It all depends on how valuable you think your time is.
When you’re freelancing, how much you should charge can be very tricky to figure out. You can try, of course, quoting $500 for a 300-word web article, but it’s doubtful that anyone would accept that.
People have a funny concept of money when it comes to the more creative arts, such as writing, drawing, web design, and other artistic endeavors. Potential clients are always trying to haggle the price lower, and insist that “exposure” is better than actual cash.
BE WARY OF THESE PEOPLE.
This whole thing deserves a post of its own, but in short, unless you really, really want to or have to, don’t do work for no pay. In some cases, it’s worth it, like internships or test jobs for an accredited company, but otherwise, just say no.
Now, if you’re just starting out, your prices will probably have to be pretty low. Editing, though awesome, usually isn’t that complicated or time-consuming, and $5 is barely above average for one web article. Which is fine! Like most jobs, you’ll have to do some low-paying stuff until you have enough experience to raise the price.
When I first started freelancing, I was just out of college, and had virtually no work experience at all, aside from a brief stint at CollegeProwler (volunteer) and GlobWorld (volunteer). I discovered oDesk, set my price to $5/hr, and started applying. I did writing and transcribing work at first, both of which were very time-consuming for me and the pay was low. The editing jobs I did get, I enjoyed much more, and I started focusing on applying for those. As my profile filled up with successful jobs and good feedback, I started receiving offers. By that time, I had increased my rate to $10/hr (above minimum wage), and only accepted/applied for editing work.
oDesk is a little different than conventional work (taking them through Craigslist or direct email), because they take a small commission from your final fee, so you have to be careful when planning on how much to charge. I’ll put up an article about the intricacies of this website later on, but that’s the gist of it.
Basically, the more experience I got, the more I was able to charge. Right now, my rate is $15/hr, which can still be considered on the low end, especially for books, but then, I’ve only been doing this for less than two years! The other danger you have to worry about is that, when you have a low rate, you might get lots of jobs, albeit being paid less; but a high rate means that you’ll get paid more, but you might not have as many jobs. It’s up to your discretion to decide which jobs you want to take at what price to make it all worth it.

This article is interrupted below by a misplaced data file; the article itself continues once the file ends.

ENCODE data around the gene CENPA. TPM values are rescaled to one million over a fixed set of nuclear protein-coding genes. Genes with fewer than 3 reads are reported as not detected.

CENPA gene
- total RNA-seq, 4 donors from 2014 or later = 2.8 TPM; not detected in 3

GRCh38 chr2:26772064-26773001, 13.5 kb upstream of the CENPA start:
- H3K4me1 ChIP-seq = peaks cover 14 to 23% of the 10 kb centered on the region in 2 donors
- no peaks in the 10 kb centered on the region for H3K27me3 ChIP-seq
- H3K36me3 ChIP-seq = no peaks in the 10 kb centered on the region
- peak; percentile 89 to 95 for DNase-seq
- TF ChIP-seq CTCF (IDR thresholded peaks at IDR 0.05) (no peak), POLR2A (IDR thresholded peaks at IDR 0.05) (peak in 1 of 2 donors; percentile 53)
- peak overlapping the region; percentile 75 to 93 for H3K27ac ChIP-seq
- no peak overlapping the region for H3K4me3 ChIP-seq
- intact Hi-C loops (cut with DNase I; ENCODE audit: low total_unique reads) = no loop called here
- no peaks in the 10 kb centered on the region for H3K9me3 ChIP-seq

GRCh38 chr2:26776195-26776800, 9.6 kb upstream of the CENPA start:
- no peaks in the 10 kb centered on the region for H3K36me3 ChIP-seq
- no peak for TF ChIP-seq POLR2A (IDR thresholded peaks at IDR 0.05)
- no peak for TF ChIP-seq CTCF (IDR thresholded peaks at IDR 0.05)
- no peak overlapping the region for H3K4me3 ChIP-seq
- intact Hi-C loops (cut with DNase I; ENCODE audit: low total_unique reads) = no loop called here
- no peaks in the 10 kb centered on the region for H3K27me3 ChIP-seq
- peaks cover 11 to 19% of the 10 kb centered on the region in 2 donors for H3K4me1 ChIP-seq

Also, as always, consider your time limits and personal ability. If freelancing is a secondary job, you’ll have to figure out how long certain work will take, and if you’re getting paid enough for those extra hours. Or, if a task takes a long time for you to do, you might want to charge more or rethink your strategy. One of my first jobs was writing articles at $9 each, which wasn’t great, but not bad for a beginner like me, especially if it took me an hour to do one. The problem was, those articles took far longer than an hour for me to do, which was endlessly frustrating, time-consuming, and barely worth the effort at that price. It was a good job that kept me afloat for a long time, but I was very glad when it ended, and I was forced to look for work that would make me happier to do (editing!).
In short, there’s no real fast and easy answer to the question of how much should you charge. Just remember: your time is valuable, no matter what anybody says. Your rate may fluctuate, there may be long periods in which you can’t get any jobs at all, but as long as you persevere, you will get work. Keep on an eye on competition, make yourself known in the market, and do good work. You’ll be a rockin’ and rollin’ freelance editor in no time!
Do you have any advice for those wondering how much to charge for their services? Sound off in the comments below!